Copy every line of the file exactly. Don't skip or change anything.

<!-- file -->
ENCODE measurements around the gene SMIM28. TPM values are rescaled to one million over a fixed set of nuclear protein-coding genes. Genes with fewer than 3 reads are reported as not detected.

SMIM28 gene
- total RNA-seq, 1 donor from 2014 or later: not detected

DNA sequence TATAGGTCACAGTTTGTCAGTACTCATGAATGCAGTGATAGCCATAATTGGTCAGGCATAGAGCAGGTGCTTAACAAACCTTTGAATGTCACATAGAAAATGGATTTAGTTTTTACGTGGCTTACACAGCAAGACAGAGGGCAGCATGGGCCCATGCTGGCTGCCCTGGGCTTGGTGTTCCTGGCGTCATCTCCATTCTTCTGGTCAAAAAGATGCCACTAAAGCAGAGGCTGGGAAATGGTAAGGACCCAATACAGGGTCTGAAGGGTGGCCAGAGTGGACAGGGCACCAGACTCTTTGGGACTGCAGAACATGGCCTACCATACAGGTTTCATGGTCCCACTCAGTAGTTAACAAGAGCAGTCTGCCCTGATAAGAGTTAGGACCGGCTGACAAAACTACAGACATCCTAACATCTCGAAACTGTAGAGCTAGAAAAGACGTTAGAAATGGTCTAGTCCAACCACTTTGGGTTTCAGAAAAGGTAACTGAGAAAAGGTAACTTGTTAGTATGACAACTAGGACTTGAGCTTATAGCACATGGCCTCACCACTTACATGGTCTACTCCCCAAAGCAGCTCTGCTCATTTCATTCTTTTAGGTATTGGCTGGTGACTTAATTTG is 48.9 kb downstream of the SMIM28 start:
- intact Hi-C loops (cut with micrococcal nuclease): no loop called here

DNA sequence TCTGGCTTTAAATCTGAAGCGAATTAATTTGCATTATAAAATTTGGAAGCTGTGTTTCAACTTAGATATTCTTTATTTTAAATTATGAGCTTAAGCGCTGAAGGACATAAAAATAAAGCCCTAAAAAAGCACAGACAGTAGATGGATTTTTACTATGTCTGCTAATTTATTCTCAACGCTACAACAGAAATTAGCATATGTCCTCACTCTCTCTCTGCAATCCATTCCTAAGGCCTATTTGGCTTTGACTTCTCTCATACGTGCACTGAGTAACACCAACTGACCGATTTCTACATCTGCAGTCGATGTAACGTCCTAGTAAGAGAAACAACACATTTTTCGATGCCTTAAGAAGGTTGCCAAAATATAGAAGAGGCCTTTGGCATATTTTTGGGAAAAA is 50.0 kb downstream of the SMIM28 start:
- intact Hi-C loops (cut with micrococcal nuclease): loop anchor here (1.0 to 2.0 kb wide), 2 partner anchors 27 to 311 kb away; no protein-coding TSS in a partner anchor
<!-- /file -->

ENCODE measurements around the gene SMIM28. TPM values are rescaled to one million over a fixed set of nuclear protein-coding genes. Genes with fewer than 3 reads are reported as not detected.

SMIM28 gene
- total RNA-seq, 1 donor from 2014 or later: not detected

DNA sequence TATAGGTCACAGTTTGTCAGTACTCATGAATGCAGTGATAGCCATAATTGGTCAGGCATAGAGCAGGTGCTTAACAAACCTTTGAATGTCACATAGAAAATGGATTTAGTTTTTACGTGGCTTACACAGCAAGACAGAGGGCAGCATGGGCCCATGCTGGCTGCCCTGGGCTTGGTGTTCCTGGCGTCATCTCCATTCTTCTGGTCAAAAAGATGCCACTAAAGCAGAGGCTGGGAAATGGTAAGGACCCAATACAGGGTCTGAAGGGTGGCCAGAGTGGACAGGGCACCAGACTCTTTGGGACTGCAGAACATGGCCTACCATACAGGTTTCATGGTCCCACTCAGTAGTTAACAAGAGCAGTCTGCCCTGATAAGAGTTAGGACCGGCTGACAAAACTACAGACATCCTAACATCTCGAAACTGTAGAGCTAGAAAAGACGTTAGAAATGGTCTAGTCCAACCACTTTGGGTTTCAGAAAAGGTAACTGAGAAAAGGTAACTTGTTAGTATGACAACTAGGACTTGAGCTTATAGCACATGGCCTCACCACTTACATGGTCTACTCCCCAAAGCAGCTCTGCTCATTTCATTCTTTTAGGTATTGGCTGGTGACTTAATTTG is 48.9 kb downstream of the SMIM28 start:
- intact Hi-C loops (cut with micrococcal nuclease): no loop called here

DNA sequence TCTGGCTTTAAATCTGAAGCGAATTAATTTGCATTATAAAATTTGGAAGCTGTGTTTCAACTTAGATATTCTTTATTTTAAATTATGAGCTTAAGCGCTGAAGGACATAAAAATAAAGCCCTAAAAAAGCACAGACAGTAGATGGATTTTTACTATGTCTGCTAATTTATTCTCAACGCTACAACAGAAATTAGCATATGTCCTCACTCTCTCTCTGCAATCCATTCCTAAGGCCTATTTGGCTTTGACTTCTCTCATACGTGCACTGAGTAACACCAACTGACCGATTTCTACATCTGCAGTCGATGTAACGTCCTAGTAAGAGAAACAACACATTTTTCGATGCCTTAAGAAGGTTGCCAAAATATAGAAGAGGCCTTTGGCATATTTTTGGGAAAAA is 50.0 kb downstream of the SMIM28 start:
- intact Hi-C loops (cut with micrococcal nuclease): loop anchor here (1.0 to 2.0 kb wide), 2 partner anchors 27 to 311 kb away; no protein-coding TSS in a partner anchor